By Jeff Odom
Manuel provides offensive spark
Academy at the Lakes girls basketball coach Karim Nohra gave center Tatiana Manuel a challenge when she arrived from Brooks-DeBartolo this season — become a scorer.
The 6-foot-2 senior did just that in leading the Wildcats to their first trip to the state finals.
“I demanded it, and I said, ‘You’re big enough; you score,’” Nohra said. “I think before (while at Brooks-DeBartolo) it was rebound, blocks and give to the guard. Now, we throw it up to her on the break, she has to dribble more and shoot more.”
Manuel, who averaged 22 points in her last four games, including a team-high 27 in the state semifinals, said she liked her new role.
“I wasn’t used to it when I first came here,” Manuel said. “I was used to just standing under the net blocking shots and getting rebounds. This year, he’s asked me to do a lot more, and I’m comfortable with it.”
Nohra said he was pleased with Manuel’s performance in the postseason and added that things may have gone very differently without her.
“Would we have gotten this far without her?” Nohra said. “Probably not.”
Cohen enjoys the ride
Senior Timecia Cohen watched from the bench last season as the Wildcats won district and regional titles and made the state semifinals.
A torn ACL in her right knee ended her junior season before it began, and she vowed to return to the court and help lead her team back the final four.
“I didn’t know what it was going to take to get here again, but I knew that I really wanted to get here, and I was willing to do whatever,” said Cohen. “Honestly, it feels good to be in the same position we were in, and to go to the championship game was even better.”
Nohra commended Cohen’s ability to become a point guard this season after only playing forward previously.
“She came from Tampa Bay Tech, and played sparingly,” Nohra said. “Last year, she tore an ACL and didn’t play at all for us. To see her dribbling, passing, handling ability, defensive ability — she’s by far exceeded my expectations.”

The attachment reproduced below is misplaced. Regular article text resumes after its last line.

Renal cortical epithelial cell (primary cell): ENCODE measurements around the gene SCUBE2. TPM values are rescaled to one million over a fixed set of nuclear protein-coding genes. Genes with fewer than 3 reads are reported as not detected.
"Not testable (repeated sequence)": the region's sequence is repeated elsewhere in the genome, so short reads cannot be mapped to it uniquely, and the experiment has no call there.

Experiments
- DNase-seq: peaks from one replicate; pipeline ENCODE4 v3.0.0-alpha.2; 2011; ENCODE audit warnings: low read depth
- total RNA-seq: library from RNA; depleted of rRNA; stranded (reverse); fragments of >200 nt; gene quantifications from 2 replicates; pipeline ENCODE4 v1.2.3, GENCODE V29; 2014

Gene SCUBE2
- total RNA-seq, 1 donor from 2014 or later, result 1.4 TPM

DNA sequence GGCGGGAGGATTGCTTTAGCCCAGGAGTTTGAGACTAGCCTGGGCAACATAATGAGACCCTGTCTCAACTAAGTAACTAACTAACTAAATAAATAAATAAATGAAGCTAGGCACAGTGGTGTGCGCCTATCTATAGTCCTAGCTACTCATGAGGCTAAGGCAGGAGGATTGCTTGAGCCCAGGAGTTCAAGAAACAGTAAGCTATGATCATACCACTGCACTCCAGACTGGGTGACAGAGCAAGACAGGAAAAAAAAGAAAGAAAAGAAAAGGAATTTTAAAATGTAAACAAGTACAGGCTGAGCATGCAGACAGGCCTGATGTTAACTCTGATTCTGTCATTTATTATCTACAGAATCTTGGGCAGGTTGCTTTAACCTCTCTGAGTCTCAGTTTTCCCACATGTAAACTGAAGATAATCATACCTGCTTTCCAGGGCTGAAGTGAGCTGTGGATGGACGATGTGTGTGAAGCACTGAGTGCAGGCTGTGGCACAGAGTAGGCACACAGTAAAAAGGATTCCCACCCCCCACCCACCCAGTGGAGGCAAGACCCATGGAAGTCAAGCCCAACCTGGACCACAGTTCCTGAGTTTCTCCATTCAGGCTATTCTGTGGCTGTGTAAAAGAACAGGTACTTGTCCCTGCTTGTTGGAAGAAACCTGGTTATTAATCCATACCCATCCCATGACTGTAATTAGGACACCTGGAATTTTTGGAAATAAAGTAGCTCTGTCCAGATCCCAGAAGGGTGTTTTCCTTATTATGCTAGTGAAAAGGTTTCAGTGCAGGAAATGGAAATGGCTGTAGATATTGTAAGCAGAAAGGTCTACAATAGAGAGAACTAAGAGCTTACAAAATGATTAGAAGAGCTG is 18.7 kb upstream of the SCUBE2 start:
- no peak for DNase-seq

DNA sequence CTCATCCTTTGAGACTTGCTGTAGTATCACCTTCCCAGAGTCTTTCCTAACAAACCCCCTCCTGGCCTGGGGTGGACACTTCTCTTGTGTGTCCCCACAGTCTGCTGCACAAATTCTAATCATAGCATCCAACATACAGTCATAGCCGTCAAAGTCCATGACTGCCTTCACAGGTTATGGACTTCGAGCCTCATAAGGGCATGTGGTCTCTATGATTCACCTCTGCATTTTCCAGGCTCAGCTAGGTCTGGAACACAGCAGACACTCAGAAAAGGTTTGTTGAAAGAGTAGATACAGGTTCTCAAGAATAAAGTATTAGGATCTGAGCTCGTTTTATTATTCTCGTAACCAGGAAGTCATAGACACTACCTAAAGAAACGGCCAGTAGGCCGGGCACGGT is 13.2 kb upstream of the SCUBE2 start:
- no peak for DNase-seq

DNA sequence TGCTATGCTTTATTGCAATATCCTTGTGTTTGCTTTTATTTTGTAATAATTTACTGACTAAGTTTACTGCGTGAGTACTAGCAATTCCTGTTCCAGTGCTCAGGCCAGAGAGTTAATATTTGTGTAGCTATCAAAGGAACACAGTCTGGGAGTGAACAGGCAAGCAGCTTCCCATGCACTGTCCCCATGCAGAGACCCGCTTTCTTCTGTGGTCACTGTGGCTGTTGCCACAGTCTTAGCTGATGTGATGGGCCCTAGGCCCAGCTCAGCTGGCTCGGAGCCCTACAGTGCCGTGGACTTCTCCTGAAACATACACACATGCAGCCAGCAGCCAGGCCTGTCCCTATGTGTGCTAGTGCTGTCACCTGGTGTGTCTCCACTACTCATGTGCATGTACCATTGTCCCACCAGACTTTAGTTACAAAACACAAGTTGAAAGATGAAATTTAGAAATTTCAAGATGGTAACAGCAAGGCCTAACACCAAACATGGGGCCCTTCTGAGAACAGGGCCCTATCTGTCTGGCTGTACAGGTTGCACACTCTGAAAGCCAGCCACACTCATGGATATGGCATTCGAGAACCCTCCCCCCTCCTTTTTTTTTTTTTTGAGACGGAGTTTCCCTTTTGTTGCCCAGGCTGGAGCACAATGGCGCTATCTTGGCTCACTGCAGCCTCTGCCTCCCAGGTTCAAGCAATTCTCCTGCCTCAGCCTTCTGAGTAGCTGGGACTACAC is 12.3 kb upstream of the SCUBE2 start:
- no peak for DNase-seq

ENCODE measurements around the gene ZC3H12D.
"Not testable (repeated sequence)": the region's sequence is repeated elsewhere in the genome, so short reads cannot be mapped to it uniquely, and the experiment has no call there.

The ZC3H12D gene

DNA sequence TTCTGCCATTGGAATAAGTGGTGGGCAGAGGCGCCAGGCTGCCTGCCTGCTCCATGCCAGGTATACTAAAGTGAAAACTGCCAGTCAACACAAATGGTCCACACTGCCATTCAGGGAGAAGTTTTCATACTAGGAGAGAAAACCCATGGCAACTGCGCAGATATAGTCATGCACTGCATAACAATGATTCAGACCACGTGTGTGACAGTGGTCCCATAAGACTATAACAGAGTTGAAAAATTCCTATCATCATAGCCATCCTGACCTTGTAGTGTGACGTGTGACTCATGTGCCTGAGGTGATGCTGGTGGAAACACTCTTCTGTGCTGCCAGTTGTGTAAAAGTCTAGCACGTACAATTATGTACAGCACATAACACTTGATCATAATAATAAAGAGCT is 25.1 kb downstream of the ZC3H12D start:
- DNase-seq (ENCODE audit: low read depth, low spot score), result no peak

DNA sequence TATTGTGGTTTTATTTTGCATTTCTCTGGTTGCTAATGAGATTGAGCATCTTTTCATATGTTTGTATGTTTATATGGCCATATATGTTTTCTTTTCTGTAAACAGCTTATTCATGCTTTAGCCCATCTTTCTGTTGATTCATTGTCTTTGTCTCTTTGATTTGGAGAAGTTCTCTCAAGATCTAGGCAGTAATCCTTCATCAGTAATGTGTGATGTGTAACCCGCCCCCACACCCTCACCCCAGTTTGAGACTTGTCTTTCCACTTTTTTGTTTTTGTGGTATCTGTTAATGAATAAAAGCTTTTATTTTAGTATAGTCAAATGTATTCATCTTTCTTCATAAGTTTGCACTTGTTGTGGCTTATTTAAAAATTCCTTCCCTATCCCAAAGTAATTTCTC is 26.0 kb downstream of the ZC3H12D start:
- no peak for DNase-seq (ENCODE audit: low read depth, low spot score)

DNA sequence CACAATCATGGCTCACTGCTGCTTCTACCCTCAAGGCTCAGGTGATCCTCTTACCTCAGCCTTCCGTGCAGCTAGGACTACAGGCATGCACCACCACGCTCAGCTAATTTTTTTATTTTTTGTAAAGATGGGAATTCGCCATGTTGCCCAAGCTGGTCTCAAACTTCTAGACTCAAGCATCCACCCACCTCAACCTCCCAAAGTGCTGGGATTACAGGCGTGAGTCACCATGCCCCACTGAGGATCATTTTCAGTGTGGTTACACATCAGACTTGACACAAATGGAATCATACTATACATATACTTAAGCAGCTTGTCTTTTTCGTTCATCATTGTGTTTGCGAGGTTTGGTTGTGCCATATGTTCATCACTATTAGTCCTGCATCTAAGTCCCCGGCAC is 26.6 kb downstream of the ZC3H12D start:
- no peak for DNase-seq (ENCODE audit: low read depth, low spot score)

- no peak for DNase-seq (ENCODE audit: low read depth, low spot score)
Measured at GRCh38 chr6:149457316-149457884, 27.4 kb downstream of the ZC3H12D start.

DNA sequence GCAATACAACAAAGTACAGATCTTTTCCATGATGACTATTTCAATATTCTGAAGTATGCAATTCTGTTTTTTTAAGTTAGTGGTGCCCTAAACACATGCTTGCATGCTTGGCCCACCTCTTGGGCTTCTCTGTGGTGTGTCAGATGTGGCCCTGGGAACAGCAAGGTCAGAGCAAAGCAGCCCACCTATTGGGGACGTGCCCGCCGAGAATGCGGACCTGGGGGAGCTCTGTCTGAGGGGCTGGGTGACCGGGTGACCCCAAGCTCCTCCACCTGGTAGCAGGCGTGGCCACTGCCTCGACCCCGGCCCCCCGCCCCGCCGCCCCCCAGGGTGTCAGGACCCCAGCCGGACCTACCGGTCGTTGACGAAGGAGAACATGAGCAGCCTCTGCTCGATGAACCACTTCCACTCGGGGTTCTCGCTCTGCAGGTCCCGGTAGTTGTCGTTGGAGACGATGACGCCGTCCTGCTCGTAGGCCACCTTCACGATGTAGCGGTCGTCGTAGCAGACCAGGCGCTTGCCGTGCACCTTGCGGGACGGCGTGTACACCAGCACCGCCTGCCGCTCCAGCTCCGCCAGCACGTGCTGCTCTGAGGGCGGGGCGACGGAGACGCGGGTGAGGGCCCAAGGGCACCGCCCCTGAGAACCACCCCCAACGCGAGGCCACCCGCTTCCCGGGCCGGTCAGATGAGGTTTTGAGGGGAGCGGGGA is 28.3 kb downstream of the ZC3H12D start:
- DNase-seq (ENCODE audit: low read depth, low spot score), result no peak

Though the academy was unable to put a final stamp on their season with a state title, Cohen said she will always cherish what the team was able to do.
“I’m so happy, honestly,” Cohen said. “It was my first time coming here, and we made it as a team, and I feel good. It feels really good. I’m runner-up to the best team in the state, and it’s not bad having a silver medal around your neck.”
Mauger forever a program staple
When senior Andrea Mauger transferred to the academy as a sophomore, she brought with her something the program hadn’t experienced before — a winning attitude.
The forward picked up where she left off when she arrived from Wesley Chapel and helped turn around the Wildcats from a 0-15 doormat to a three-time district champion and state finalist this season.
“I think as a sports program as a whole, we’ve definitely made a huge statement from where we were,” said Mauger, who finished her high school career with four regional finals appearances. “Everything turned around when our (athletic director) Tom Haslam came in, and just the support and the attitude has completely changed from the beginning, and people know our name now. We’re not just that school on the schedule.”
Nohra, who came from Wesley Chapel the same year as Mauger, said right away he knew he could rely on her to help lead the team no matter what the task at hand was.
“In practice, I don’t necessarily have to be there because Mauger runs the drills and she knows exactly what I want,” Nohra said. “She’s been a thrill to coach the whole time, and she’s a tremendous leader on the floor.”
Mauger doesn’t take the credit for turning around the program. She gives it all to her coach who she was “honored to play for.”
“I feel like coach Nohra really changed the attitude of the girls basketball program,” Mauger said. “Honestly, I’m so proud and just so blessed to do this with the help of my teammates. I couldn’t have done any of this without them or coach Nohra, and it’s just been amazing. Most people don’t get out of districts, let alone go to two back-to-back states.”
Tale of two freshmen
Freshmen gaurds Janice Cassanello and LuLu Santiago felt pressure from Day 1.
From Nohra’s intense practices to the expectations of being a state championship contender, the duo thought they had experienced it all.
Then, they became starters.
“At first it was nerve-racking (playing for Nohra), because you have to get used to all of the yelling and screaming, but he really knows what he’s talking about, and he’s taught us a lot,” Cassanello said. “It was different for me, and the pressure was definitely there a little bit, but we got used to it after playing for so long.”
Santiago, who missed part of the season after breaking her wrist in December, could feel the weight bearing down on her early in the season.
“At first, it was overwhelming,” Santiago said. “It was a lot of pressure and a little stressful, but we overcame it and got better, and it’s been really exciting, and we have an amazing coach who has really helped us out and definitely set us straight.”
Nohra said it will be up to Cassanello and Santiago to help pitch in and fill the void left behind by his five graduating seniors.
—Sports Editor Kyle LoJacono contributed to this report
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